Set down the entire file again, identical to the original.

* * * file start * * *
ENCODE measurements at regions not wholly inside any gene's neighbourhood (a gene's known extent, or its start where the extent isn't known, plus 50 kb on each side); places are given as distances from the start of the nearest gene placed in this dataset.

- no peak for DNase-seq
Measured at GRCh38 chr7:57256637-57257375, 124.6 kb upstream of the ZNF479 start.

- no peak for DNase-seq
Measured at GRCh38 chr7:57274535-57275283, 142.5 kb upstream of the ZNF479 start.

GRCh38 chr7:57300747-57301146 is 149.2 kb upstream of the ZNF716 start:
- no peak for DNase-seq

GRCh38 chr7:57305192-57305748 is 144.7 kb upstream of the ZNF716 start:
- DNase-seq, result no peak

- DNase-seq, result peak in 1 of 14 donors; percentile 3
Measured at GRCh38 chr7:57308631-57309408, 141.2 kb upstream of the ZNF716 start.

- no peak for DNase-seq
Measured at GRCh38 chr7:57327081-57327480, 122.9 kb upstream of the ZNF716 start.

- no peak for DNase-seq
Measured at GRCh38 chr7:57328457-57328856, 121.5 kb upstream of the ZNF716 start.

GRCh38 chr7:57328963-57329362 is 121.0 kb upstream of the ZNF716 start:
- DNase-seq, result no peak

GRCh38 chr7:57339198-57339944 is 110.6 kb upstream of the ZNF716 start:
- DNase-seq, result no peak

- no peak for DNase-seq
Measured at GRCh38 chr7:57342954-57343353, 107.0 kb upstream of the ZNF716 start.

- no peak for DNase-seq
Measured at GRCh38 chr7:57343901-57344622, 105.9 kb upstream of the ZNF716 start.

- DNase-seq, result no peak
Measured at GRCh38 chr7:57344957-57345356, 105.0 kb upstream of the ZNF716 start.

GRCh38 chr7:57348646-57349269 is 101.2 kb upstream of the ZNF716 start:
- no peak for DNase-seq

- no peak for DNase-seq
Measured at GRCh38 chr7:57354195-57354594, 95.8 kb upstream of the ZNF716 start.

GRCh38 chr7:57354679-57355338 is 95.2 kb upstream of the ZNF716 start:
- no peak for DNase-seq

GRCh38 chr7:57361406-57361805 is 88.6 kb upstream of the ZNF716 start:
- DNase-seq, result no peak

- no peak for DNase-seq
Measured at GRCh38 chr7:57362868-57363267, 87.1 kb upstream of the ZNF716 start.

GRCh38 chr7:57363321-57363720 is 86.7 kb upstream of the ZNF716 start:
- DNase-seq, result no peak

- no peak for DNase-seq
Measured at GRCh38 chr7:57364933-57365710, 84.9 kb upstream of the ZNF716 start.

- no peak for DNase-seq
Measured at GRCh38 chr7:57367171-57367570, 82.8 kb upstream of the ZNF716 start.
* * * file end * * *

ENCODE measurements at regions not wholly inside any gene's neighbourhood (a gene's known extent, or its start where the extent isn't known, plus 50 kb on each side); places are given as distances from the start of the nearest gene placed in this dataset.

- no peak for DNase-seq
Measured at GRCh38 chr7:57256637-57257375, 124.6 kb upstream of the ZNF479 start.

- no peak for DNase-seq
Measured at GRCh38 chr7:57274535-57275283, 142.5 kb upstream of the ZNF479 start.

GRCh38 chr7:57300747-57301146 is 149.2 kb upstream of the ZNF716 start:
- no peak for DNase-seq

GRCh38 chr7:57305192-57305748 is 144.7 kb upstream of the ZNF716 start:
- DNase-seq, result no peak

- DNase-seq, result peak in 1 of 14 donors; percentile 3
Measured at GRCh38 chr7:57308631-57309408, 141.2 kb upstream of the ZNF716 start.

- no peak for DNase-seq
Measured at GRCh38 chr7:57327081-57327480, 122.9 kb upstream of the ZNF716 start.

- no peak for DNase-seq
Measured at GRCh38 chr7:57328457-57328856, 121.5 kb upstream of the ZNF716 start.

GRCh38 chr7:57328963-57329362 is 121.0 kb upstream of the ZNF716 start:
- DNase-seq, result no peak

GRCh38 chr7:57339198-57339944 is 110.6 kb upstream of the ZNF716 start:
- DNase-seq, result no peak

- no peak for DNase-seq
Measured at GRCh38 chr7:57342954-57343353, 107.0 kb upstream of the ZNF716 start.

- no peak for DNase-seq
Measured at GRCh38 chr7:57343901-57344622, 105.9 kb upstream of the ZNF716 start.

- DNase-seq, result no peak
Measured at GRCh38 chr7:57344957-57345356, 105.0 kb upstream of the ZNF716 start.

GRCh38 chr7:57348646-57349269 is 101.2 kb upstream of the ZNF716 start:
- no peak for DNase-seq

- no peak for DNase-seq
Measured at GRCh38 chr7:57354195-57354594, 95.8 kb upstream of the ZNF716 start.

GRCh38 chr7:57354679-57355338 is 95.2 kb upstream of the ZNF716 start:
- no peak for DNase-seq

GRCh38 chr7:57361406-57361805 is 88.6 kb upstream of the ZNF716 start:
- DNase-seq, result no peak

- no peak for DNase-seq
Measured at GRCh38 chr7:57362868-57363267, 87.1 kb upstream of the ZNF716 start.

GRCh38 chr7:57363321-57363720 is 86.7 kb upstream of the ZNF716 start:
- DNase-seq, result no peak

- no peak for DNase-seq
Measured at GRCh38 chr7:57364933-57365710, 84.9 kb upstream of the ZNF716 start.

- no peak for DNase-seq
Measured at GRCh38 chr7:57367171-57367570, 82.8 kb upstream of the ZNF716 start.